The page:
Author(s): Hollerbach S, Juergensen C, Hocke M, Freund U, Wellmann A,
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Abstract Endosonography with fine-needle aspiration biopsy (EUS-FNA) has become a widespreadly available clinical tool to diagnose numerous different lesions in humans. EUS-FNA is frequently used for tissue-based diagnoses such as lymphatic diseases (ranging from tuberculosis / sarcoidosis to malignant lymphoma) or solid tumors (such as pancreatic carcinoma, neuroendocrine tumors, sub-epithelial gastrointestinal tumors and others). Outcomes of EUS-FNA results, however, vary which is caused by several different factors ranging from experience of the endoscopist over technical factors such as use of stylet or suction for puncture through the skills of the cyto-pathologist who takes care of the specimen obtained by EUS-FNA. Though introduced since more than 20 years ago EUS-FNA has still not yet been perfectionized and several issues remain controversial among endoscopist. These issues include needle size and type (FNA versus TNB needles), use of a stylet and suction for FNA sampling, pure cytologic assessment versus cyto-histologic techniques, grading of the investigator´s and pathologist´s experience and improvement of EUS training for novices. In this report we briefly review the actual literature and summarize the available evidence on some controversely discussed issues. The results support the view that use of a stylet rarely aids to increase the amount of tissue obtained during EUS-FNA, whereas use of suction can be helpful in certain situations. Novel cutting needles may potentially improve number and size of core biopsies that can be rendered for special histologic tissue processing techniques. An in-room-cytopathologist not necessarily improves outcome of EUS-FNA results but may have a role during build-up of EUS units to become more successful. EUS-FNA education requires skilled endoscopists on both sides and can presumably be improved by objective testing of practical expertise by peer review and introducing objective sampling parameters. Novel techniques and equipment are about to evolve in the near future. © Georg Thieme Verlag KG Stuttgart · New York.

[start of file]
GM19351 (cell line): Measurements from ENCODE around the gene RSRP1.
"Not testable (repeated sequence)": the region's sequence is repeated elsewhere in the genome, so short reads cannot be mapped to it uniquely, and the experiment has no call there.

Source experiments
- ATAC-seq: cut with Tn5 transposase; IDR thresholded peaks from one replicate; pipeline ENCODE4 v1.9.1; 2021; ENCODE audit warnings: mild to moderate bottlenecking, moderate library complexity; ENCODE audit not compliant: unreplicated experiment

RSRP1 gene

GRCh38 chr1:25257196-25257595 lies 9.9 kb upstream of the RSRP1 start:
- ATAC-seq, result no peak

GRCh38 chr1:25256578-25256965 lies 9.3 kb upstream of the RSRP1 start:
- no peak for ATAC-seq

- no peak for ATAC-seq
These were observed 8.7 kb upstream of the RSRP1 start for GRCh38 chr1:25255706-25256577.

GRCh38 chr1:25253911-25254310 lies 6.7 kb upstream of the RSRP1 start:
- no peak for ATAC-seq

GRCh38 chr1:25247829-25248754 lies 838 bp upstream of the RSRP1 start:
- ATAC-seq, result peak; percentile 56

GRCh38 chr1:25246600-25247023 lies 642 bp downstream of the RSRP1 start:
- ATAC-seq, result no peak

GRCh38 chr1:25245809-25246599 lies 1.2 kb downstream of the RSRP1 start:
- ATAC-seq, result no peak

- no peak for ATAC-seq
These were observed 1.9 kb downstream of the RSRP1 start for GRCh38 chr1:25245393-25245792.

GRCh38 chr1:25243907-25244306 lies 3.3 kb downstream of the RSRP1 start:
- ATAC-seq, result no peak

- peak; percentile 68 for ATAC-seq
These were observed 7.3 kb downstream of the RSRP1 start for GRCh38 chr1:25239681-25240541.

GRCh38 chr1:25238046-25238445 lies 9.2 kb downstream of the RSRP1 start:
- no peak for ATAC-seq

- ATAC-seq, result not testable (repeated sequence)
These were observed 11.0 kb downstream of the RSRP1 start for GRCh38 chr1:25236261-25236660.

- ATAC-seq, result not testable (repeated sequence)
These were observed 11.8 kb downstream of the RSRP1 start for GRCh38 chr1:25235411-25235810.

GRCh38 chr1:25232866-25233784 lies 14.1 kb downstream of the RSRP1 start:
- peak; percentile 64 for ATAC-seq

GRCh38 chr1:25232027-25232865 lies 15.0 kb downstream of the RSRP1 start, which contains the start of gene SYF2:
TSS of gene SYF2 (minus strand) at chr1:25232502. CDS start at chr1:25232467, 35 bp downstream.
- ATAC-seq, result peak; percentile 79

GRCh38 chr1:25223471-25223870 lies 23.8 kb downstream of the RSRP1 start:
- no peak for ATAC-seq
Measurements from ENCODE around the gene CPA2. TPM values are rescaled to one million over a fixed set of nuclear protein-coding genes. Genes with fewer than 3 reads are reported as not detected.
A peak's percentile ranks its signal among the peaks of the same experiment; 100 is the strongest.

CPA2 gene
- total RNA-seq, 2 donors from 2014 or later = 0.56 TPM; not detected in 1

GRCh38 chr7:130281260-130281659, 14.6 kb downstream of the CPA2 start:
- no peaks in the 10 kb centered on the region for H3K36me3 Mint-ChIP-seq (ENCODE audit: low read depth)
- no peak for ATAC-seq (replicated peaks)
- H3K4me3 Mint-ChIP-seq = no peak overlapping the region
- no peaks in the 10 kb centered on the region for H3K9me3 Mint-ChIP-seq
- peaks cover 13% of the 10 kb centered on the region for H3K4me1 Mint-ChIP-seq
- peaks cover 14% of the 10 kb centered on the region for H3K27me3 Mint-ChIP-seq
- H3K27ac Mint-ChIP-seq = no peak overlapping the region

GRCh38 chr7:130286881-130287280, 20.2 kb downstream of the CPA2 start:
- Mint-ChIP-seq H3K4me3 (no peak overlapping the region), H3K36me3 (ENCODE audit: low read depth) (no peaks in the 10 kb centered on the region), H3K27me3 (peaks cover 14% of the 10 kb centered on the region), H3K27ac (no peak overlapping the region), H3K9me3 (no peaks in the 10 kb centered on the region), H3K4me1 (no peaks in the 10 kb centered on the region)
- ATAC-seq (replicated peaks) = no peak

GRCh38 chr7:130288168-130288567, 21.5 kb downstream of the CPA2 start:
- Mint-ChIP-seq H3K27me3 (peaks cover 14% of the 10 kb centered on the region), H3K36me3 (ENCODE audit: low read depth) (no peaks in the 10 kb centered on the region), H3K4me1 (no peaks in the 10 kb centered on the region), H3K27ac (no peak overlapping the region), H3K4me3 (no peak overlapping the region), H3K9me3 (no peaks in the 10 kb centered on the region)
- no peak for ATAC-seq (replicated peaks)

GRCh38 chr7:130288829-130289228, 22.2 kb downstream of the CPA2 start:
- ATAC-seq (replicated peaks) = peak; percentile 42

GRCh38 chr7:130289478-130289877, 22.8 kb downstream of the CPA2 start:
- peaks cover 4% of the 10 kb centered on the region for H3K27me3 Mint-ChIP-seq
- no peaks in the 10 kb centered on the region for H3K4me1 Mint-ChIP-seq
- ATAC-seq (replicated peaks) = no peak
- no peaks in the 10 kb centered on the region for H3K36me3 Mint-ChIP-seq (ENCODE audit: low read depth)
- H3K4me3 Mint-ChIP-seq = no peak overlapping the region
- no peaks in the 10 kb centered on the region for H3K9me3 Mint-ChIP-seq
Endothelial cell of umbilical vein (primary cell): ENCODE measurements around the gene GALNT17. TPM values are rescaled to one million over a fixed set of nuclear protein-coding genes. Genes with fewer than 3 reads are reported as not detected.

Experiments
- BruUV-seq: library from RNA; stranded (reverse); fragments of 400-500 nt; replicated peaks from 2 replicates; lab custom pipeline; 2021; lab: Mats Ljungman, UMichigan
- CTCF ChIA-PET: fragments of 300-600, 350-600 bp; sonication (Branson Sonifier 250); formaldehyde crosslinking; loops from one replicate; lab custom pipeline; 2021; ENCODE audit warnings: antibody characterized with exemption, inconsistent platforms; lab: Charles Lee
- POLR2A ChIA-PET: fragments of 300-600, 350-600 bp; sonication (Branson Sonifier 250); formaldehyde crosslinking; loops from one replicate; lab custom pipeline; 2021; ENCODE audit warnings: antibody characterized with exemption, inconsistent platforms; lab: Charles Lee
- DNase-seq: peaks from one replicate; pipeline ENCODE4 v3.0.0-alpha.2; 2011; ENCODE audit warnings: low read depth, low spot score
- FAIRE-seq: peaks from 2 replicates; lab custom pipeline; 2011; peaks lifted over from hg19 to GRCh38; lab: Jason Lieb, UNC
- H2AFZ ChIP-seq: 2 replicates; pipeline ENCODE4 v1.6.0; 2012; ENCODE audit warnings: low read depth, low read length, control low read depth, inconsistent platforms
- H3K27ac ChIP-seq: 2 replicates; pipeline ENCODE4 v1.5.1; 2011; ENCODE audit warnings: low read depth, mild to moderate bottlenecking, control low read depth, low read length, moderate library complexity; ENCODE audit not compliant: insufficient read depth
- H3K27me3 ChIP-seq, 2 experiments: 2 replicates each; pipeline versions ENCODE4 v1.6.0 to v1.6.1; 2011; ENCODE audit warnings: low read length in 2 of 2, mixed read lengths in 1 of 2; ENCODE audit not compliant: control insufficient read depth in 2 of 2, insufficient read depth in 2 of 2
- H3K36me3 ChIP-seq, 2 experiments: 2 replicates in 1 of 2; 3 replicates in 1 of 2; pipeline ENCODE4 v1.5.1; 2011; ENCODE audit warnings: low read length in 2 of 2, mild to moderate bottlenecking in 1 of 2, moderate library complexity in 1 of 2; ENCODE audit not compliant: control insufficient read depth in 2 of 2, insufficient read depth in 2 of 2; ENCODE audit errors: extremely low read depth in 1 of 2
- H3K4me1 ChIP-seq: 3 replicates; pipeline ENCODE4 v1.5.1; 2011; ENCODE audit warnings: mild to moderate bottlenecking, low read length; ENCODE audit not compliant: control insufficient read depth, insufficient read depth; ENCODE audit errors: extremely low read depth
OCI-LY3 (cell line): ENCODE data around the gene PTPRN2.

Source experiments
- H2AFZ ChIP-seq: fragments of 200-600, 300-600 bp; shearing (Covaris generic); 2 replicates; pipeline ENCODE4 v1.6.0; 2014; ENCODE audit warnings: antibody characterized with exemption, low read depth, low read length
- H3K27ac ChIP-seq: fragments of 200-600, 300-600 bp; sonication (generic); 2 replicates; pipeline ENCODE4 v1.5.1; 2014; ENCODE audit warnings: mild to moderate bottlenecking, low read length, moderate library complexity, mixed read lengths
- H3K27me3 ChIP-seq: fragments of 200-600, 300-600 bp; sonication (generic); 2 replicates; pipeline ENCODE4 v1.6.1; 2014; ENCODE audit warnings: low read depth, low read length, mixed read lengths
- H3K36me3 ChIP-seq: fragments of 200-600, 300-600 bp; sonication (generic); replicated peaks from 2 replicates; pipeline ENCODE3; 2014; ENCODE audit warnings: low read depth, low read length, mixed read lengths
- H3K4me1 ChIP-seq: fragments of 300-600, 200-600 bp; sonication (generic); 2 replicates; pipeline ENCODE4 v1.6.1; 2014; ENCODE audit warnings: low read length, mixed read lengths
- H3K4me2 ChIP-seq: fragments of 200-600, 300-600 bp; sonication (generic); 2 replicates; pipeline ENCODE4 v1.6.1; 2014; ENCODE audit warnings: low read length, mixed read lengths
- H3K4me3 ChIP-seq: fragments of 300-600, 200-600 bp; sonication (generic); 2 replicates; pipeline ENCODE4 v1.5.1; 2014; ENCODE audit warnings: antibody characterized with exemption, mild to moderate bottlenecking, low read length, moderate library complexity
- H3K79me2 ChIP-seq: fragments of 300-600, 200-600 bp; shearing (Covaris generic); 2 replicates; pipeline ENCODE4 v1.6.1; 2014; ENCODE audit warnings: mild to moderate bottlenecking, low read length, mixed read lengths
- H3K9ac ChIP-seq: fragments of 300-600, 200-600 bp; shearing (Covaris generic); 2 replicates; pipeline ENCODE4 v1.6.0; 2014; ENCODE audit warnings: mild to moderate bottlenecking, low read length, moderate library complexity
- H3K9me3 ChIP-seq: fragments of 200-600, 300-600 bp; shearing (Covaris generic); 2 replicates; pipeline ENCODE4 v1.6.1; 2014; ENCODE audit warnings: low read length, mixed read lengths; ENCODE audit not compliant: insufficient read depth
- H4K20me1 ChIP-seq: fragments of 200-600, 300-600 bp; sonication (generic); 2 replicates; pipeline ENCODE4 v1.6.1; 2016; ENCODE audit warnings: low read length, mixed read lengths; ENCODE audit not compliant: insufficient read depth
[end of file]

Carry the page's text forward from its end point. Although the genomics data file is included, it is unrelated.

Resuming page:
This article was published in Z Gastroenterol
and referenced in Journal of Molecular Biomarkers & Diagnosis